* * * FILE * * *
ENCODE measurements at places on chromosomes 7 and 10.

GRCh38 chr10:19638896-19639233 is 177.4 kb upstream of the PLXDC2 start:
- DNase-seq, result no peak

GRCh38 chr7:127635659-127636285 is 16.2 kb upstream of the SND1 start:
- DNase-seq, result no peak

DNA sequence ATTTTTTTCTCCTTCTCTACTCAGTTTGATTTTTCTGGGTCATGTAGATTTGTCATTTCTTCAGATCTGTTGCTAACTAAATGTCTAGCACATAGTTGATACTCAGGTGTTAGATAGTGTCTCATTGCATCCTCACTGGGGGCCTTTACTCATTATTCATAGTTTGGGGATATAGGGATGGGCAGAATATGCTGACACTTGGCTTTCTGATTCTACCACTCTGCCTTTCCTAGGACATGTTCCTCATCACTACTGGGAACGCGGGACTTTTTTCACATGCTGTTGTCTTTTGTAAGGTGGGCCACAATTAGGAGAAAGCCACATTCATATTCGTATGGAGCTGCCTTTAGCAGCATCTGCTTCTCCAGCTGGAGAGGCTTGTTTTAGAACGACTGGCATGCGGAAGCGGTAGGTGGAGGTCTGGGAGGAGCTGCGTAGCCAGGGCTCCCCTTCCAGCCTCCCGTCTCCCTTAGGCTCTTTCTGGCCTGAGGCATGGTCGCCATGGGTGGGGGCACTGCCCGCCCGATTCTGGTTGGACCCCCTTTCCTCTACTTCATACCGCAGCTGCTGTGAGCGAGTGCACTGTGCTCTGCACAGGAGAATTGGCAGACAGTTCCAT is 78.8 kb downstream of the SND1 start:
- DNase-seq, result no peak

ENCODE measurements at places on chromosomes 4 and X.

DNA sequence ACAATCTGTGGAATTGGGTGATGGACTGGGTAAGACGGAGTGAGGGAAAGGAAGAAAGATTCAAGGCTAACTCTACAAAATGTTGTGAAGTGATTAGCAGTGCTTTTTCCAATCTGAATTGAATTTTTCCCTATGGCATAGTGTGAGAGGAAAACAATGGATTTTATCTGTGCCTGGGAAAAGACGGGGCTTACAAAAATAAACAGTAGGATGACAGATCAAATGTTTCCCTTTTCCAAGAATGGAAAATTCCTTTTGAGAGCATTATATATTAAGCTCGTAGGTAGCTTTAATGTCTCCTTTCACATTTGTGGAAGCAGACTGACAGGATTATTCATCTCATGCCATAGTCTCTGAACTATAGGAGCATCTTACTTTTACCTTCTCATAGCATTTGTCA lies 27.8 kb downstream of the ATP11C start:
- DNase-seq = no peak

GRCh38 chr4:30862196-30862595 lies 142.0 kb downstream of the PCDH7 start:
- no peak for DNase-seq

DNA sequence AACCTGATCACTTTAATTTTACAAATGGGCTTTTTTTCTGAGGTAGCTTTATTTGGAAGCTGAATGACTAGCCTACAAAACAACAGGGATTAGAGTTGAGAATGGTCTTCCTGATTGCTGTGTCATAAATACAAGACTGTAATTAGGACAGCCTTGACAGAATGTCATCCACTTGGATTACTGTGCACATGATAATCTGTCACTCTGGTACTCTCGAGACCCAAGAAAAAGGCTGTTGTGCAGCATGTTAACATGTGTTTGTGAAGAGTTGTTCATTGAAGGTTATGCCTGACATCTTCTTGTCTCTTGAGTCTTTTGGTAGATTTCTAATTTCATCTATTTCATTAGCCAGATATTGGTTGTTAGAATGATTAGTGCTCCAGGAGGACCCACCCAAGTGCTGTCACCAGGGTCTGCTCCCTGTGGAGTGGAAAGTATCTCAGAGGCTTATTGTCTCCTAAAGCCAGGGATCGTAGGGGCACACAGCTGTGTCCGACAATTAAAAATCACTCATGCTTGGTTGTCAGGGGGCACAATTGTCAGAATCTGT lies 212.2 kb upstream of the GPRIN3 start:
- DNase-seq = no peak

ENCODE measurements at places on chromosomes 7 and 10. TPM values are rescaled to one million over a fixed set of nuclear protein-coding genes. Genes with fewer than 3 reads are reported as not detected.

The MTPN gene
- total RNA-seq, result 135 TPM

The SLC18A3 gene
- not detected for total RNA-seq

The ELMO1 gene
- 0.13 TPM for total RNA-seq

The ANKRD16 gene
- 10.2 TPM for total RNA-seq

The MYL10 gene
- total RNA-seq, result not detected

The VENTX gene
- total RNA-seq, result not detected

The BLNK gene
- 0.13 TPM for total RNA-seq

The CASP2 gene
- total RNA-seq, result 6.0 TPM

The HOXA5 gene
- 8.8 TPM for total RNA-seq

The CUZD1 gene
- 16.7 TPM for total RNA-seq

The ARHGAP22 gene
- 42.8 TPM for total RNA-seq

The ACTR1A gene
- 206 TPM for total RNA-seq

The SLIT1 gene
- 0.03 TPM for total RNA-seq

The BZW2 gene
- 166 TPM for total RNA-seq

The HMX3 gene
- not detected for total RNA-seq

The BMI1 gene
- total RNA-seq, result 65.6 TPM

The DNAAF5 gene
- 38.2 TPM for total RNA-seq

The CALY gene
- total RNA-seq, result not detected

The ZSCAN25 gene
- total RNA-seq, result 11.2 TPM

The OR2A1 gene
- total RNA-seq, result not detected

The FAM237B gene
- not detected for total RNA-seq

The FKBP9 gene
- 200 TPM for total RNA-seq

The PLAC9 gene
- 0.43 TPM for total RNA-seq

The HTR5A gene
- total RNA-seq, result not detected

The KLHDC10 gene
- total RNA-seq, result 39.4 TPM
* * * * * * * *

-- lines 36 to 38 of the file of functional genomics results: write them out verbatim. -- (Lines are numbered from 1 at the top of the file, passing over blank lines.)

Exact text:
The ARHGAP22 gene
- 42.8 TPM for total RNA-seq

The ACTR1A gene